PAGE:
If you’re not yet using schema markup, it’s time to get acquainted. The tool helps search engines understand your content’s context and what your site is all about.

Google has a speakable schema property that allows search engines to identify speakable content on sites with markup and read it aloud using text-to-speech (TTS). Thus, to optimise for voice search, you need to create speakable structured data.

Creating structured data with schema markups, using natural conversation language, and including FAQs with concise answers will make it easier for bots to crawl your site.


7. Make Your Site Mobile-Friendly

How many times have you used your smartphone to search online? Very many times, I can imagine.

With almost 30% of the online population conducting voice searches on mobile, you can’t ignore your site’s mobile friendliness.

Google uses a mobile-first indexing feature that uses the page’s mobile version for indexing and ranking. That means you may see increased indexing and crawl rates.

Because mobiles are portable and more convenient, voice searches on mobile are more than on other devices. If you don’t improve the user’s experience on your website, you won’t drive traffic and don’t expect your site to appear on voice queries results either.


Is Your Website Mobile-Friendly?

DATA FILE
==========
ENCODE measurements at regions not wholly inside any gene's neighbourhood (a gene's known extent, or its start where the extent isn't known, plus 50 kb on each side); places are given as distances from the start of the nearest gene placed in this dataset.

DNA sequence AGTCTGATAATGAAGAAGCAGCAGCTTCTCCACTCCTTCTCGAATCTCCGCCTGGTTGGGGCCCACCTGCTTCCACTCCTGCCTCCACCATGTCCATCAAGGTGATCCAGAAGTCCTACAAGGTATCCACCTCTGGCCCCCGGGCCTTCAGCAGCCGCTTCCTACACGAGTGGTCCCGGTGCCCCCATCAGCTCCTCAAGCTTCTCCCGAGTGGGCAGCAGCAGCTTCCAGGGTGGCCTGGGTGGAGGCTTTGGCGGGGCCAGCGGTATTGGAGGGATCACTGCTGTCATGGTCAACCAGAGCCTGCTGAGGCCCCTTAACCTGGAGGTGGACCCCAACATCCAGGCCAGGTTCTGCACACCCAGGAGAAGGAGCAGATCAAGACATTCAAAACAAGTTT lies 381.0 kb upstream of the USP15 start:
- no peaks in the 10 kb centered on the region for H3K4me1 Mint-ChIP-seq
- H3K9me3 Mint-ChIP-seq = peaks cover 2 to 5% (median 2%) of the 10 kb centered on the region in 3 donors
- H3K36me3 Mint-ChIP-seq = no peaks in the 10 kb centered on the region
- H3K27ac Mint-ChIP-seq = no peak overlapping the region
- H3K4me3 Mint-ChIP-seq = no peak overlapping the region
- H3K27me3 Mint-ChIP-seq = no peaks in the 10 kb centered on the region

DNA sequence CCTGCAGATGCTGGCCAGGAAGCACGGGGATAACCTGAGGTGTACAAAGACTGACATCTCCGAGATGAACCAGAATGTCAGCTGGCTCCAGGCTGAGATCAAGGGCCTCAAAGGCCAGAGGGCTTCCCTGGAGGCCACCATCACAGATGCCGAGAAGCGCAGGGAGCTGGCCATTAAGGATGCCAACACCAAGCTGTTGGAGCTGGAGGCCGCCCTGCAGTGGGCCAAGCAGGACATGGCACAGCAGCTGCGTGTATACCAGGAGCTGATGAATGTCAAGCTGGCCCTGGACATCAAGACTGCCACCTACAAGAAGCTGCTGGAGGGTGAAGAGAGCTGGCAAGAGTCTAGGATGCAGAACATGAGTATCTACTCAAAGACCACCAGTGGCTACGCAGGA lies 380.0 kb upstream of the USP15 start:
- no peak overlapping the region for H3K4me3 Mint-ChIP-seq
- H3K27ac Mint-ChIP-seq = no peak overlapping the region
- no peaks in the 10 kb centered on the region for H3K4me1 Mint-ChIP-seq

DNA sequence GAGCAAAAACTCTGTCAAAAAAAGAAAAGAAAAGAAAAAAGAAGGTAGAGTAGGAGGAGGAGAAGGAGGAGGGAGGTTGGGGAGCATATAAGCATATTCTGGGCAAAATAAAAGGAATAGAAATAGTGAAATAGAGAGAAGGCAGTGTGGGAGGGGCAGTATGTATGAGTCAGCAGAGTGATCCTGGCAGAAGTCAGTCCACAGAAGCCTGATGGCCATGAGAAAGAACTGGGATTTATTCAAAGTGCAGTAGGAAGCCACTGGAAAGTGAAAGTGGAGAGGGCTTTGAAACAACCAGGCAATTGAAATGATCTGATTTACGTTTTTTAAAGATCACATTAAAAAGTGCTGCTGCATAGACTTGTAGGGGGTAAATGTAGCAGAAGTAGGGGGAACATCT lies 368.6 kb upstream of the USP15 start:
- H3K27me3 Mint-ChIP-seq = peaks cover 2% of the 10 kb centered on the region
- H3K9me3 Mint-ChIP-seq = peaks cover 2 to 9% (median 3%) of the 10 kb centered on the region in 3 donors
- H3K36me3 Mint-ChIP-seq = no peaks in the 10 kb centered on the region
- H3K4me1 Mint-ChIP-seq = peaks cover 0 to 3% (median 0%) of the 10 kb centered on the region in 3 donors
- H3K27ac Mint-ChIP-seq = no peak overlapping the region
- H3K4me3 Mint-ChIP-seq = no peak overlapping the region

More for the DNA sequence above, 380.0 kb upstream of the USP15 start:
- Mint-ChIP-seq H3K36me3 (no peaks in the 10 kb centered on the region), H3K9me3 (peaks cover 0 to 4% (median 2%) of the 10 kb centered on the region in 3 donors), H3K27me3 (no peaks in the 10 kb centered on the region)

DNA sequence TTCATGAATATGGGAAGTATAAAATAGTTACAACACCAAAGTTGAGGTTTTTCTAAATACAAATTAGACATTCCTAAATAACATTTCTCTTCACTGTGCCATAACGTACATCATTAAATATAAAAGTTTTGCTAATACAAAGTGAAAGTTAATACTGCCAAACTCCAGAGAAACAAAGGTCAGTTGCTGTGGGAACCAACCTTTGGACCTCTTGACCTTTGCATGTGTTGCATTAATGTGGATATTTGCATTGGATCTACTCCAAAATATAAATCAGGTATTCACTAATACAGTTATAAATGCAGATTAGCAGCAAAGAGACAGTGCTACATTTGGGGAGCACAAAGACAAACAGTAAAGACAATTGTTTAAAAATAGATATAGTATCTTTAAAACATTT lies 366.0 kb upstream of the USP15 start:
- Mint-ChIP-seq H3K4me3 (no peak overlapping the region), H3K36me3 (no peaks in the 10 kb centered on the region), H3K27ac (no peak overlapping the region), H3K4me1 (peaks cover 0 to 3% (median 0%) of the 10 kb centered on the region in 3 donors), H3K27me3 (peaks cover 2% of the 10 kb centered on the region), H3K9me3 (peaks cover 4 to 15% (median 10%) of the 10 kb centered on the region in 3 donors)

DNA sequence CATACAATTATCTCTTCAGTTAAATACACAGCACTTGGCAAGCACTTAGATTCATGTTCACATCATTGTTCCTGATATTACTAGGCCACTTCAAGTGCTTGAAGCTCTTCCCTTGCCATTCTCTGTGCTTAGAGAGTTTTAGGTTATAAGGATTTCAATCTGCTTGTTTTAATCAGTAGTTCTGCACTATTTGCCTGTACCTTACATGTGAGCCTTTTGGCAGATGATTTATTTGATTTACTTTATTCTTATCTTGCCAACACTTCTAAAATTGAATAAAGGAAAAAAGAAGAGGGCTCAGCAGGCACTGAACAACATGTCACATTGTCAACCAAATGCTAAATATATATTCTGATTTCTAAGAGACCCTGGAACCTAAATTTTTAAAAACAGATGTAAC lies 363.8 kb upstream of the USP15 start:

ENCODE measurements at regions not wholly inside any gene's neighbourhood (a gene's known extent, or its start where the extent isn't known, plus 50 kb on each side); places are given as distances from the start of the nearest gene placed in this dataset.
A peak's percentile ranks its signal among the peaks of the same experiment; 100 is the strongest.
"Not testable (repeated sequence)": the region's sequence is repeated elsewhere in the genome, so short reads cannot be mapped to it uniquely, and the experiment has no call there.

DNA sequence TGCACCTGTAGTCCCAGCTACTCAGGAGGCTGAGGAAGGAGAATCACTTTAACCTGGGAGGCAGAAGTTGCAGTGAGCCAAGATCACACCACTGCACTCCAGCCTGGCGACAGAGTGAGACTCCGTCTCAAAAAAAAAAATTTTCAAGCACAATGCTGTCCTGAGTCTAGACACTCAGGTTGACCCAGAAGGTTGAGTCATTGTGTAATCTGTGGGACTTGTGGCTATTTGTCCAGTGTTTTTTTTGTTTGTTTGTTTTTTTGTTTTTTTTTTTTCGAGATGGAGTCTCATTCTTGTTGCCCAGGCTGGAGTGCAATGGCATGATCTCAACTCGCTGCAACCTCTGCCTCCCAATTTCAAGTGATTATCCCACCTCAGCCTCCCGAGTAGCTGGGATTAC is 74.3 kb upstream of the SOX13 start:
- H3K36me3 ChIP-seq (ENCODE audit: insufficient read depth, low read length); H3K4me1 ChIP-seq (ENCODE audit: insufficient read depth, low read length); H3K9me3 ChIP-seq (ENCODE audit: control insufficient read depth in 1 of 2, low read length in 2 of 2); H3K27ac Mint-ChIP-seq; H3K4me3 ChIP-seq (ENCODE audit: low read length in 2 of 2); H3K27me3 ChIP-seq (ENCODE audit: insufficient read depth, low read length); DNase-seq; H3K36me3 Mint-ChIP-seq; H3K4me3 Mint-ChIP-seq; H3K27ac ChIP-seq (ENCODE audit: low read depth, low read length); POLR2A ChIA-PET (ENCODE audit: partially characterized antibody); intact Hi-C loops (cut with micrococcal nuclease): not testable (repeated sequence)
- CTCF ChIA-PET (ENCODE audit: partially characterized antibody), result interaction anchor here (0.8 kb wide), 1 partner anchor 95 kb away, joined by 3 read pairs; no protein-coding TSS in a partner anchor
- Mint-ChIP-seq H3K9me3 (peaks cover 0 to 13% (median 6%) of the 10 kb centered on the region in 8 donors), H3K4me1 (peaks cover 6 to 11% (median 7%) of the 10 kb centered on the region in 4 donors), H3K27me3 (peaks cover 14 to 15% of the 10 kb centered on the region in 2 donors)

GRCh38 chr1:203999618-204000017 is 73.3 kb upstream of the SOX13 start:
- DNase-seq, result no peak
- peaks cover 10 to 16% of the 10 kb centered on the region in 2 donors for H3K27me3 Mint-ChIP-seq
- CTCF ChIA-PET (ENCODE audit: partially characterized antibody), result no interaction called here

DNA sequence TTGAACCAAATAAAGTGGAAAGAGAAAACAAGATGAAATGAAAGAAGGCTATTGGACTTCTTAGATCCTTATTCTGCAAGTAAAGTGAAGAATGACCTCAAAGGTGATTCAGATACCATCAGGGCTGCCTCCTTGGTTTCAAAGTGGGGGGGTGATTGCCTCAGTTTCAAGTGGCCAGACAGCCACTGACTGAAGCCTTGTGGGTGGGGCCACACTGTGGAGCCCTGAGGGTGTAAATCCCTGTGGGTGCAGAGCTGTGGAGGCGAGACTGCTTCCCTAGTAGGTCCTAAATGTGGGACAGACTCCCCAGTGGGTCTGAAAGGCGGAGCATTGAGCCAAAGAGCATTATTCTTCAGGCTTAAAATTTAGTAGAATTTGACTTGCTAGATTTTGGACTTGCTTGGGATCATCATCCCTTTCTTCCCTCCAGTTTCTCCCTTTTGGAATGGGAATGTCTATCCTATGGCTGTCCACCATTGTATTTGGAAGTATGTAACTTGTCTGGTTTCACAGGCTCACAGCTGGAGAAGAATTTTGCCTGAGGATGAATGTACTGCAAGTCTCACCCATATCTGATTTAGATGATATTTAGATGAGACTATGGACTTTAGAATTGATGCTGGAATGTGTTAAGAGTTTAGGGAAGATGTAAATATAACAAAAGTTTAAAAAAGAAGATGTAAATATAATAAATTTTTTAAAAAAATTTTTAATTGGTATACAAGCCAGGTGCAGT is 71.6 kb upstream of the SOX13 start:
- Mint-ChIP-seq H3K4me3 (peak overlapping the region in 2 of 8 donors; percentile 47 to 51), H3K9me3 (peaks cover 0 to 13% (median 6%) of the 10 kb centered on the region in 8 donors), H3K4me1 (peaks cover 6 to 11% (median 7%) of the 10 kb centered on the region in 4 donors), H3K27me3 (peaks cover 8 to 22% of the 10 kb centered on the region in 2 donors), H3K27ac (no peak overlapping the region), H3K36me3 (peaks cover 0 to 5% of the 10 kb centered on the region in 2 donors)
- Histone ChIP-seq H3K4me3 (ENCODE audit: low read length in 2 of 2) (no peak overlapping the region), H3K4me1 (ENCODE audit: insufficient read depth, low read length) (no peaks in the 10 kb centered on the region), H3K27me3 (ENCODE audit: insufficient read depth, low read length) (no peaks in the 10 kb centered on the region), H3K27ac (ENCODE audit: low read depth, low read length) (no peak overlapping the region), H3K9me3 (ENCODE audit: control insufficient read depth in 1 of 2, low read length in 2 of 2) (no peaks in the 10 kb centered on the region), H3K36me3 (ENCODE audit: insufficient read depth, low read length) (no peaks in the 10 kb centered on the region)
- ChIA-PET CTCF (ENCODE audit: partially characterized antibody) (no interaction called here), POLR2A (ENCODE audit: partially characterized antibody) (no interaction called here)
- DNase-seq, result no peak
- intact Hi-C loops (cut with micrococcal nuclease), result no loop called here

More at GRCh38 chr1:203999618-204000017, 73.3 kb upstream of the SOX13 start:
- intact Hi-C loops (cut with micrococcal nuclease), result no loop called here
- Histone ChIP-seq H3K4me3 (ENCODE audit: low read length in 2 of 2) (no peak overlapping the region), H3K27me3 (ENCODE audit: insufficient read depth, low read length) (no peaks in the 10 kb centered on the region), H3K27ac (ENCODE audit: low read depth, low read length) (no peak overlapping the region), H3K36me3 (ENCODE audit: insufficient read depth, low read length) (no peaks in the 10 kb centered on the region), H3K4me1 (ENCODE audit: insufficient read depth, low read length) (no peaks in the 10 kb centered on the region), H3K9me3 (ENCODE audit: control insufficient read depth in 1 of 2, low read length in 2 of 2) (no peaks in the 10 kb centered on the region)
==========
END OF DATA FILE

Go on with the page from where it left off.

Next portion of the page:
Determining the mobile friendliness of your site is the first step to improving the user experience. Google’s mobile-friendly testing tool will give you a quick answer on whether or not your site is mobile-friendly.

It also provides a screenshot of how your site looks on a smartphone and additional resources to improve the mobile experience.

How to Make Your Website Mobile-Friendly

If, after using the testing tool, you find your page’s mobile-friendliness is non-existent, here’s how you can change that.

  •   Use a simple and responsive website design
  •   Ditch pop-ups and text-blocking ads
  •   Enable a feature to switch to desktop view
  •   Use large buttons enough for mobile screens
  •   Use mobile viewpoint
  •   Don’t use flash
  •   Ensure you use standard fonts, and they’re large enough for mobile

Optimise Your Site for Voice Search

Voice search is gaining popularity among the global online population. From smart home devices to smartphones and PCs, there’s no shortage of voice assistant devices. We get that it's a pretty niche take on SEO but whether you like it or not, it's becoming more and more prevalent as technology evolves. That's why the crew at  Neighbourhood have a killer team to help you with the success of your SEO strategy!

Speech queries will continue to grow, but will you grow alongside them?